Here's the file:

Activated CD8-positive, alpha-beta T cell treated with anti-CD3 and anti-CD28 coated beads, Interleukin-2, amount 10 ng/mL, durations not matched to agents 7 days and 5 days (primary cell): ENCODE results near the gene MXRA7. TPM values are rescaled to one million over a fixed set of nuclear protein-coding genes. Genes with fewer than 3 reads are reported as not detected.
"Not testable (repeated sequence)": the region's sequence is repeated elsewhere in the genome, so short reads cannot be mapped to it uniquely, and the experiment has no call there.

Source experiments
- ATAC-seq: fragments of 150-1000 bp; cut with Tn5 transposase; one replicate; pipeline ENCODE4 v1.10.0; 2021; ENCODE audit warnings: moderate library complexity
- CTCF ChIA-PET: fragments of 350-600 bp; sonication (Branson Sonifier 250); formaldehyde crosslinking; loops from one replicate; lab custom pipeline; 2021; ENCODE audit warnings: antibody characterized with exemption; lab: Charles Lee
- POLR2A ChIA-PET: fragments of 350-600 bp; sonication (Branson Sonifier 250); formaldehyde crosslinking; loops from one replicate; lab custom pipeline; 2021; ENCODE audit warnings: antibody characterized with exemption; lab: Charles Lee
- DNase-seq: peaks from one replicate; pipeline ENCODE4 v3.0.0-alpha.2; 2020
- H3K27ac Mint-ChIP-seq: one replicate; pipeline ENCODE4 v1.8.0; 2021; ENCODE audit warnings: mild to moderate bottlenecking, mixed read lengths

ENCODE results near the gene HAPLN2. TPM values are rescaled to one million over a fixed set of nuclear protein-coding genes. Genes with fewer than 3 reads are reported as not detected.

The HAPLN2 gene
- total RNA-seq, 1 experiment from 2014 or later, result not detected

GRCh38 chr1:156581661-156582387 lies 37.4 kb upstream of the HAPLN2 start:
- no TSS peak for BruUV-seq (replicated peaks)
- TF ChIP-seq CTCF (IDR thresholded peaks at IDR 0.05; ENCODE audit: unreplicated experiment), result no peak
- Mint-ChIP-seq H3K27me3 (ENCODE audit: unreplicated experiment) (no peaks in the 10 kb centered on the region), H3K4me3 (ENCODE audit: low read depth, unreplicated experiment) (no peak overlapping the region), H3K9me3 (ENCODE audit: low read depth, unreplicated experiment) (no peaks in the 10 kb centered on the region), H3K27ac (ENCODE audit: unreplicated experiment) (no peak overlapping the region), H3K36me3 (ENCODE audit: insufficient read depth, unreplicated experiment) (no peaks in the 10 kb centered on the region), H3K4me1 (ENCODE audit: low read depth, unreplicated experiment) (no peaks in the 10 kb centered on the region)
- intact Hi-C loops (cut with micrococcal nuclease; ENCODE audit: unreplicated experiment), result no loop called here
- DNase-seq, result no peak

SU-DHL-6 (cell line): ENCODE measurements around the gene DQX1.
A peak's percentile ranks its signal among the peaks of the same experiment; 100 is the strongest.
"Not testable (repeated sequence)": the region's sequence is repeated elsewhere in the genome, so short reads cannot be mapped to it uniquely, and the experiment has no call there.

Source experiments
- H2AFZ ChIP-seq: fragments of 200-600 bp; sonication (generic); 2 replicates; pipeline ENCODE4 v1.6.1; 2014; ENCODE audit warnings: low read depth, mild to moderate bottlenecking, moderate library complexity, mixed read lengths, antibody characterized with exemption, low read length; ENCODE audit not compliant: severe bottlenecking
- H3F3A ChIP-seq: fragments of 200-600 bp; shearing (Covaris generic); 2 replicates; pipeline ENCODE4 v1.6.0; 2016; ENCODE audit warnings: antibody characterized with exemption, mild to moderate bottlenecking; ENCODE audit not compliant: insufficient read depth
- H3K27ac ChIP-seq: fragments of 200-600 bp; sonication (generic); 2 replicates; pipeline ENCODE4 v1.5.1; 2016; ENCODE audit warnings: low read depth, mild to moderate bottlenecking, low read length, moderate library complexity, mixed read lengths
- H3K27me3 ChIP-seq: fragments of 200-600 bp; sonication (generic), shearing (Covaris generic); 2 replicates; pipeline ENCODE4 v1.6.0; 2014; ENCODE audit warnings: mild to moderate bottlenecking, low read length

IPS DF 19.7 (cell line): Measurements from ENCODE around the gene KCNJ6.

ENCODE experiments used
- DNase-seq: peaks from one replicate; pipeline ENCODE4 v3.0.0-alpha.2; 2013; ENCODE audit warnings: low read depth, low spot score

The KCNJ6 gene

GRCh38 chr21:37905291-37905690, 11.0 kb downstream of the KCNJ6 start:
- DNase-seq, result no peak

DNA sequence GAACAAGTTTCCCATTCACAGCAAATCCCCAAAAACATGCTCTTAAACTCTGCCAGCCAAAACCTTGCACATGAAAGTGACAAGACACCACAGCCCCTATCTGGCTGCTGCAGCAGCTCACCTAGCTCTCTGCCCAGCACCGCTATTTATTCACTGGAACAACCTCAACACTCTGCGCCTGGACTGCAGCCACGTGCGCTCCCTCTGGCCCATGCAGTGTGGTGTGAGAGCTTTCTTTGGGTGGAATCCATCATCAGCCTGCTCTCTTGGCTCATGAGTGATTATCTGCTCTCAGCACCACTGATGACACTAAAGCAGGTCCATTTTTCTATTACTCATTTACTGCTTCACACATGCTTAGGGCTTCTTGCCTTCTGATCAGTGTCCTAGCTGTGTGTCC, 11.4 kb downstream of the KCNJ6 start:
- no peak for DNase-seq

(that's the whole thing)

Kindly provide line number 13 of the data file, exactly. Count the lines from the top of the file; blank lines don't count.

- no TSS peak for BruUV-seq (replicated peaks)